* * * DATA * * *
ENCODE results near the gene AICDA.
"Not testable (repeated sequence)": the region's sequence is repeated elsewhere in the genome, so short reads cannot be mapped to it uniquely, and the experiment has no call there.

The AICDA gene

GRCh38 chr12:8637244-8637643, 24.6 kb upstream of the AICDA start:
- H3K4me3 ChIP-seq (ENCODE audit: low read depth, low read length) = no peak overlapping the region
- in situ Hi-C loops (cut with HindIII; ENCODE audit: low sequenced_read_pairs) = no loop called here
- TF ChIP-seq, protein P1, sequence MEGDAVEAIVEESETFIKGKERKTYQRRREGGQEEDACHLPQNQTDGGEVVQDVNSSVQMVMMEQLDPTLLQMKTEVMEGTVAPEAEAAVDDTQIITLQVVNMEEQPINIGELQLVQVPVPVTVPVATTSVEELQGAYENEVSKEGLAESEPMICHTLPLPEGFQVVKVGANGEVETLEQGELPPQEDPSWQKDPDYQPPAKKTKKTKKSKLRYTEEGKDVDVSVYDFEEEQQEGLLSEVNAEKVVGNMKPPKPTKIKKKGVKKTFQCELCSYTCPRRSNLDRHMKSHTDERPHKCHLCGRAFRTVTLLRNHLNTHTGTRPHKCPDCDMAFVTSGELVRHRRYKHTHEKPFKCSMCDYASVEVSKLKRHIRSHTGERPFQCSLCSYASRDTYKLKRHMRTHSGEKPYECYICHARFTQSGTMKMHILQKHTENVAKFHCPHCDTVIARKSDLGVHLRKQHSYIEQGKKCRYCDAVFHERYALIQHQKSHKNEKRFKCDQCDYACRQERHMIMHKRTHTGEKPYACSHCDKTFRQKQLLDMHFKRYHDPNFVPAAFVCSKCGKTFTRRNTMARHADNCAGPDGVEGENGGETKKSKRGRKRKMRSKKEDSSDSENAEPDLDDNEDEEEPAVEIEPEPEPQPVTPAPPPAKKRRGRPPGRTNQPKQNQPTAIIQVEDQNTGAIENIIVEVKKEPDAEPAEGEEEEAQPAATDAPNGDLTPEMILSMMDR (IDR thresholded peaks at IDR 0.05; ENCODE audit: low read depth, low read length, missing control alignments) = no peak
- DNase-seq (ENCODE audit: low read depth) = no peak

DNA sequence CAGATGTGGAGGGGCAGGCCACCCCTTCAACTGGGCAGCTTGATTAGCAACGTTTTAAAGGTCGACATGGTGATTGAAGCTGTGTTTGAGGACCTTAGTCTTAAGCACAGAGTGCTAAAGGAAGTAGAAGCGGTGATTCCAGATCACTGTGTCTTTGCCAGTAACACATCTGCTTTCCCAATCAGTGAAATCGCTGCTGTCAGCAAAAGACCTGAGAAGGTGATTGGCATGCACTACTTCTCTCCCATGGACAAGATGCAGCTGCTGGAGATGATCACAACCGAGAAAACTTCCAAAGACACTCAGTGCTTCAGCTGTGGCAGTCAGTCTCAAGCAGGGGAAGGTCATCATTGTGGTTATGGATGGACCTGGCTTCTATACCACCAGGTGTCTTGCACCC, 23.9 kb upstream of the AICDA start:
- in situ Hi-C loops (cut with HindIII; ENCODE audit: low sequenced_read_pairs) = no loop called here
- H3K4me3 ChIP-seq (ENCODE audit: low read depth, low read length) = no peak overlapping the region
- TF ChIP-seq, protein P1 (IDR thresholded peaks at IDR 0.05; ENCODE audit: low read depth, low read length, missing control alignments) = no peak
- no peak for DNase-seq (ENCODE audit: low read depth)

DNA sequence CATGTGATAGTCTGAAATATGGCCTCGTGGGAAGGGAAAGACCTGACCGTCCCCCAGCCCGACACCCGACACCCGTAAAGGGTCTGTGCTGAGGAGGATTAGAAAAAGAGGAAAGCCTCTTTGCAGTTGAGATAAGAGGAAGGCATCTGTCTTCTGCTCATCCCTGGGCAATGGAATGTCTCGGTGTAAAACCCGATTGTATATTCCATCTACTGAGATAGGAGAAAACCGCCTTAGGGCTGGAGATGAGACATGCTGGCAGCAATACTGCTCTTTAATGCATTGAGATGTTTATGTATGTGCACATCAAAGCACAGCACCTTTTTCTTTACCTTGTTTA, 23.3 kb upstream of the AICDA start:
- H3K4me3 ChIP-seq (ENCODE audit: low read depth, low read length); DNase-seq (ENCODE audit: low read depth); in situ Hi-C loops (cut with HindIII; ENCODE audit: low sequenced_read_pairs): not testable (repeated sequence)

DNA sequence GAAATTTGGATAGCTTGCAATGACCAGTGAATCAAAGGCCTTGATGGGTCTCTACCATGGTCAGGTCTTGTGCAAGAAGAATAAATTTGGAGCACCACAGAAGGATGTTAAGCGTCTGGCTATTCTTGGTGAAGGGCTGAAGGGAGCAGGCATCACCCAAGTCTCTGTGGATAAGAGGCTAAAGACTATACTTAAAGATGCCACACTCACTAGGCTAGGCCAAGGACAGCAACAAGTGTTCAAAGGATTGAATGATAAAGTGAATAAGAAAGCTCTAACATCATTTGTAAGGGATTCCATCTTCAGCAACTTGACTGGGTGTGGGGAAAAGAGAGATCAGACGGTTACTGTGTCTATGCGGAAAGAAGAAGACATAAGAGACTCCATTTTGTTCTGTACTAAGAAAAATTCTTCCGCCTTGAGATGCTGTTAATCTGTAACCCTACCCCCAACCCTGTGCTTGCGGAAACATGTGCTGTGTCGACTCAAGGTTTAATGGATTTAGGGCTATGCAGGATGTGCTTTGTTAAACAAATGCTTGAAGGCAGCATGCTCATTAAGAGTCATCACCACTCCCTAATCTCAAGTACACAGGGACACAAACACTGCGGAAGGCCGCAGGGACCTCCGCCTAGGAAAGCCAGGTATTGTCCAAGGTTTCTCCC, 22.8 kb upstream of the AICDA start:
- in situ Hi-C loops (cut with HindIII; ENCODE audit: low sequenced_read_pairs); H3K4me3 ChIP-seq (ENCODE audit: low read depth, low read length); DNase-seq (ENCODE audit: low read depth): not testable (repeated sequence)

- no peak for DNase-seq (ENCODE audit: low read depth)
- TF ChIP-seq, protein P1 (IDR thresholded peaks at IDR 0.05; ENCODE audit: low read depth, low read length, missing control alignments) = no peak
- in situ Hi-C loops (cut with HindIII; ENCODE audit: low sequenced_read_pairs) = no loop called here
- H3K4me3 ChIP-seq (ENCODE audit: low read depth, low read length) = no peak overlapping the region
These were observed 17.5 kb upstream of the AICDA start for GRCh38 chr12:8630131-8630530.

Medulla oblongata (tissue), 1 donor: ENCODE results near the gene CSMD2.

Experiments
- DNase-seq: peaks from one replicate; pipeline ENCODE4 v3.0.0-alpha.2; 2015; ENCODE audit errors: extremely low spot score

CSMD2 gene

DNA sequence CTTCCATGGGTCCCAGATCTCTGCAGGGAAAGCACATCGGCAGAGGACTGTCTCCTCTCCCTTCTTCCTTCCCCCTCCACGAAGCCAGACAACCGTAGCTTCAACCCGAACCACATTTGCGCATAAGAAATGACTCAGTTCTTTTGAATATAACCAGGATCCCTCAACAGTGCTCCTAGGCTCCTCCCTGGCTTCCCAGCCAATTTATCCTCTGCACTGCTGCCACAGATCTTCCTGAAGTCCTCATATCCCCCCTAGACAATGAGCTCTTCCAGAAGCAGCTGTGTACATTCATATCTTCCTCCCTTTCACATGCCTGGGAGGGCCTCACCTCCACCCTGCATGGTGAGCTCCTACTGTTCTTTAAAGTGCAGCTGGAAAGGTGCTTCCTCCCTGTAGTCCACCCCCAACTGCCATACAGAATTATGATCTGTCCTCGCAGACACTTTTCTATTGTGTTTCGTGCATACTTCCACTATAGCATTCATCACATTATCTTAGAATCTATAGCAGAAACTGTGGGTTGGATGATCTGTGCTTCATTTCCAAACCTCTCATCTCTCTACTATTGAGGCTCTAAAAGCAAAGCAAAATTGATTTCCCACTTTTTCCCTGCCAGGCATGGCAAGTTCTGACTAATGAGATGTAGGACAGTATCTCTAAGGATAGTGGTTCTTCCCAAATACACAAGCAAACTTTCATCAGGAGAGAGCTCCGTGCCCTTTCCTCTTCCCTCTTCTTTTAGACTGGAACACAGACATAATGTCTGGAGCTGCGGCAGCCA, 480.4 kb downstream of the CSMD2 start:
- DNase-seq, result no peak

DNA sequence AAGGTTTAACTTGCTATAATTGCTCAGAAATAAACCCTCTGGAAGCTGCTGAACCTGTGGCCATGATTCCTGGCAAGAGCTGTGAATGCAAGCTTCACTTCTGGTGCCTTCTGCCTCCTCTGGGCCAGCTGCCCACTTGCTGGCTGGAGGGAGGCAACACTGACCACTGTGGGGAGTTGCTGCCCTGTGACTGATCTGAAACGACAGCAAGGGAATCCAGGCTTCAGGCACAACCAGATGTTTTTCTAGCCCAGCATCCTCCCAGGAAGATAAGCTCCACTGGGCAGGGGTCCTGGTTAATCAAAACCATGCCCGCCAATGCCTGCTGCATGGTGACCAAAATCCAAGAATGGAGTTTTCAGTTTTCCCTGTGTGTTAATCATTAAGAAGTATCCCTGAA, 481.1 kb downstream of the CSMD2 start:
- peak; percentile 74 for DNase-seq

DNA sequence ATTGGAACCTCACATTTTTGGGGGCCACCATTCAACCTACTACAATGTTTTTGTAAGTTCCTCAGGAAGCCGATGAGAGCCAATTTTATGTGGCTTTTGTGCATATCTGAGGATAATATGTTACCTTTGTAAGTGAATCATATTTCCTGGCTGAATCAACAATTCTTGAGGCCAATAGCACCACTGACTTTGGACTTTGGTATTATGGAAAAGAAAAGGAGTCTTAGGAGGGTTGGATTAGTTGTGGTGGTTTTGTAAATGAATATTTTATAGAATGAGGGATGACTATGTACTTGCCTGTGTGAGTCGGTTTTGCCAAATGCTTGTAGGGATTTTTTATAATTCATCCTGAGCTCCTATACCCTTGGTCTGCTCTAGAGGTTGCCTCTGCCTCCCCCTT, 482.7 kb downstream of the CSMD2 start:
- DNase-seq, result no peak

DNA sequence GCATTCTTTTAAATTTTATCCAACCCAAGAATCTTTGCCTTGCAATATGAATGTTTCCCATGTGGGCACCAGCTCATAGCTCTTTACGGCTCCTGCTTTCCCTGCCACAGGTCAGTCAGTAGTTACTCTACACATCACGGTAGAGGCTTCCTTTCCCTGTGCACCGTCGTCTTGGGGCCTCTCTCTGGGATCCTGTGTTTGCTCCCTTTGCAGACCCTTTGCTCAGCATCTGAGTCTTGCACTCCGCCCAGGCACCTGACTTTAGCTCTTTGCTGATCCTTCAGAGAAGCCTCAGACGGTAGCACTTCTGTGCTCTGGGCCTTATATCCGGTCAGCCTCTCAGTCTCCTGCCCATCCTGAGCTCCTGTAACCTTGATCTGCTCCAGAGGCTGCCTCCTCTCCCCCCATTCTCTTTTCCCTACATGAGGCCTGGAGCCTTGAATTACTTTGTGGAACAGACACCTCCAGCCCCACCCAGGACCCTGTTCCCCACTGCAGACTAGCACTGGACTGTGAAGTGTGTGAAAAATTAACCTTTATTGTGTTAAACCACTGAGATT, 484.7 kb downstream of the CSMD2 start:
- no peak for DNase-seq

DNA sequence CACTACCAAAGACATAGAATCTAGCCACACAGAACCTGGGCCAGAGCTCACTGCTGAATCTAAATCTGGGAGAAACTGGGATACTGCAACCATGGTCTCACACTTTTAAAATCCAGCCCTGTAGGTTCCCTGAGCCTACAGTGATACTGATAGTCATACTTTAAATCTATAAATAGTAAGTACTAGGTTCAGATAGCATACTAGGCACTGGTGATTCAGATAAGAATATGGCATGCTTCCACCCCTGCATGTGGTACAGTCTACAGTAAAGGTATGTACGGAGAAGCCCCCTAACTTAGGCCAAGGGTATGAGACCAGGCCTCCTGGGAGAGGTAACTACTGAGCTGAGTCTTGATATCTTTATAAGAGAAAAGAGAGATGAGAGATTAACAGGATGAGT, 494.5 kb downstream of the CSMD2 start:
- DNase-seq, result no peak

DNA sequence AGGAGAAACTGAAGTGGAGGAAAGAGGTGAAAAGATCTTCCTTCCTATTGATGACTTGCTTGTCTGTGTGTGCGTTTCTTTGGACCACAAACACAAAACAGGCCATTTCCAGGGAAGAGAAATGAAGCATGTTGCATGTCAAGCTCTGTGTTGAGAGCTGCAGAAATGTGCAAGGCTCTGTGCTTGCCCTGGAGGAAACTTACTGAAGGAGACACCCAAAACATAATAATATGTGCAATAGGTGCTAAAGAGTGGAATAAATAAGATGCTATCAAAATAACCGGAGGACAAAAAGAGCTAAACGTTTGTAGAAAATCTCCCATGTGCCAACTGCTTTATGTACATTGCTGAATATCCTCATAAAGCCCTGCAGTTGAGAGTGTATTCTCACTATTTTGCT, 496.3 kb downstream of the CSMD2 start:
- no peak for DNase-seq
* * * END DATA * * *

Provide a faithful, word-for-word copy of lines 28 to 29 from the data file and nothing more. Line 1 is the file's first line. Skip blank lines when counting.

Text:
- DNase-seq, result no peak

DNA sequence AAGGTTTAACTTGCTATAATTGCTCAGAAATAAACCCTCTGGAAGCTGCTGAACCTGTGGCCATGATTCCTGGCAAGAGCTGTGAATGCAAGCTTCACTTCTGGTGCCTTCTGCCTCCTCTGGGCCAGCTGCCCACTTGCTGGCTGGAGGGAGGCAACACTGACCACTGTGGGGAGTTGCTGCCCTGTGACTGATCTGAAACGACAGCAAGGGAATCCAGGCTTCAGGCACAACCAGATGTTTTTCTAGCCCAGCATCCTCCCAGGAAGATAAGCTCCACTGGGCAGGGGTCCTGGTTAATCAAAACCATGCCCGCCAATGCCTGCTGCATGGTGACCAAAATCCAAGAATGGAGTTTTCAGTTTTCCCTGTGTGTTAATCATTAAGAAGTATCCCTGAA, 481.1 kb downstream of the CSMD2 start: